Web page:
(NEW YORK) — Six years after the Deepwater Horizon oil spill, officials are still working to ensure such a tragedy never happens again.
On April 20, 2010, an explosion occurred on the Deepwater Horizon oil platform, killing 11 workers and triggering the worst oil spill in U.S. history. It took 87 days to cap the well. During that time, 3.19 million barrels of crude oil were dumped into the Gulf of Mexico.
Litigation against Transocean, which owned the rig, and BP, which leased the rig, began shortly after the explosion. Most of that litigation has since been settled, with a large portion of the funds paid by the responsible parties allocated to Gulf restoration efforts.
Here’s a quick review of what’s being done with the money paid by Transocean and BP, as well as the industry changes and new regulations that have been put in place to prevent something like this from occurring in the future.
In 2012, the Obama administration passed the RESTORE Act (Resources and Ecosystems Sustainability, Tourist Opportunities, and Revived Economies of the Gulf Coast States Act) in response to the Deepwater Horizon tragedy.
It created the Gulf Coast Ecosystem Restoration Council to ensure stakeholders in the region will work together to manage the area’s recovery and the funds provided by BP and Transocean as penalties under the Clean Water Act.
According to the Gulf Coast Ecosystem Restoration Council’s 2015 Annual Report to Congress, BP’s negotiations are still ongoing, but they are expected to be required to pay $5.5 billion plus interest in civil penalties. Transocean has already completed its payment of $1 billion plus interest.
After five years of research, the council came up with a list of ten key watersheds around the Gulf where it plans to focus its restoration efforts. The council plans to implement those efforts this year.
After an aggressive investigation by the U.S. Department of the Interior, the Bureau of Safety and Environmental Enforcement (BSEE) and the Bureau of Ocean Energy Management (BOEM) have implemented significant changes to their procedures, according to a Deepwater Horizon Fact Sheet created by BSEE and BOEM.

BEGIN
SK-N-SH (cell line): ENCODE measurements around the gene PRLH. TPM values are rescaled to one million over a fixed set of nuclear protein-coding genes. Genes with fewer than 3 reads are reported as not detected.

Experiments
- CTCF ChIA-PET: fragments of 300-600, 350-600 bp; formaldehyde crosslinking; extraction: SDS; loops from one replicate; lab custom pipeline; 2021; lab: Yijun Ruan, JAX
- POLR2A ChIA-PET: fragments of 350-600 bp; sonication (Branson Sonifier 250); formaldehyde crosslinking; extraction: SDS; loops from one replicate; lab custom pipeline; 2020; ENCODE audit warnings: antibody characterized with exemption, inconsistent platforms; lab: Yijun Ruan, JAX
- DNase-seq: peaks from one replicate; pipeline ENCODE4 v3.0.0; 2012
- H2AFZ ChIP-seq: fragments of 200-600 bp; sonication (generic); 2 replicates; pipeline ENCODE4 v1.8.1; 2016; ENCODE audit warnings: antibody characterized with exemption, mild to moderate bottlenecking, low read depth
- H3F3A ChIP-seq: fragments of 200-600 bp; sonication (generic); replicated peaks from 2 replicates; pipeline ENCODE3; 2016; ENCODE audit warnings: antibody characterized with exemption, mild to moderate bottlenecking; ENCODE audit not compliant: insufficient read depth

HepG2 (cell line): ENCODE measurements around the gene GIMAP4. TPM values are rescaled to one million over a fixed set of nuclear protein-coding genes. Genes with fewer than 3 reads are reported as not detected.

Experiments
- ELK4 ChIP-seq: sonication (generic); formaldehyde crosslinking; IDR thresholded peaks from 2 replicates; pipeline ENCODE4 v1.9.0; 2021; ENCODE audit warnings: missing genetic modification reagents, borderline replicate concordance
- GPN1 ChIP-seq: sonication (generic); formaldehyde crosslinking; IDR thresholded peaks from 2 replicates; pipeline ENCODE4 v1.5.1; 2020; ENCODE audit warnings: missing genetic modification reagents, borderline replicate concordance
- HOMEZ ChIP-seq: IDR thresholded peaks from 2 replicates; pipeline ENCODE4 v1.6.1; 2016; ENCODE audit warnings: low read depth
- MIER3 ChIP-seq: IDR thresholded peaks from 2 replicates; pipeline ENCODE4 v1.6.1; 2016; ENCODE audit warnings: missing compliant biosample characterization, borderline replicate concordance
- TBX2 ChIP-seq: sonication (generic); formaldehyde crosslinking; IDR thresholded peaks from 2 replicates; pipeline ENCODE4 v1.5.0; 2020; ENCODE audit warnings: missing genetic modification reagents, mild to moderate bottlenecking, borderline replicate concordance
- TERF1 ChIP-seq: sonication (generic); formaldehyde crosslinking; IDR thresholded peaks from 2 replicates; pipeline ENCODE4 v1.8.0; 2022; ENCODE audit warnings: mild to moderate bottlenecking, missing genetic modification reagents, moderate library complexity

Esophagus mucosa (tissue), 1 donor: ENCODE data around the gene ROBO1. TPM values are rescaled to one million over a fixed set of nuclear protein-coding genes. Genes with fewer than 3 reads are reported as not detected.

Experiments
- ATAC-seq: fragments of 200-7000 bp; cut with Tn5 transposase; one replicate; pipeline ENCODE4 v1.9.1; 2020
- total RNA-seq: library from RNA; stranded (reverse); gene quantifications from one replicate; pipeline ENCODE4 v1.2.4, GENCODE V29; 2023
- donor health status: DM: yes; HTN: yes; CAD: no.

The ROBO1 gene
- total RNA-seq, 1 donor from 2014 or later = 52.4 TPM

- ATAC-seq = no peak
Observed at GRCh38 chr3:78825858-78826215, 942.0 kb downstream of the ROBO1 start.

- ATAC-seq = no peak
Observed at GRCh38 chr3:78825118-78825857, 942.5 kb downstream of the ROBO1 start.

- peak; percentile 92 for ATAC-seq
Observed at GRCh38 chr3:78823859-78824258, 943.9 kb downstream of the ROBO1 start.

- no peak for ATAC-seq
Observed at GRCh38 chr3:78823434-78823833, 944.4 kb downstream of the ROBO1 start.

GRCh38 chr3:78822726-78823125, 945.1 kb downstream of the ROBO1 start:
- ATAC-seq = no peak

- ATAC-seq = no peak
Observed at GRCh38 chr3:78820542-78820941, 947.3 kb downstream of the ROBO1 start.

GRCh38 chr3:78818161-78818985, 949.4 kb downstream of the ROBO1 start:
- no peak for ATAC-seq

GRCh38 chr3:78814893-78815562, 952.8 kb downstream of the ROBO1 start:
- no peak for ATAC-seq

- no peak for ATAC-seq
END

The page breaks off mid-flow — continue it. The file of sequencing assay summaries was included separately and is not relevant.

Some of the changes the BSEE instituted include increasing well-design standards, creating a Safety Enforcement Division — which monitors the execution and effectiveness of the enforcement activity — and increasing its inspection workforce in the region from 55 in April 2010 to 107, the fact sheet states.
Meanwhile, the BOEM has strengthened its environmental review process, created the Office of Environmental Programs — which is designed to better integrate science into decision-making at every stage of the oil and gas development process — and increased the limit of liability of responsible parties for oil spills from $75 million to $134 million, among other reforms, according to the fact sheet.
And, after finalizing standards this month, the BSEE announced the Well Control Rule to “increase equipment reliability and build upon enhanced industry standards,” the fact sheet states. The rule requires operators to demonstrate they have all necessary equipment for subsea well control and containment before operations.
Greg Julian, press secretary at the BSEE, told ABC News that although this creates higher standards for subsea drilling, it is not one-size-fits-all because it allows for changes to the pressure minimums as long as the operator can prove it maintains control.
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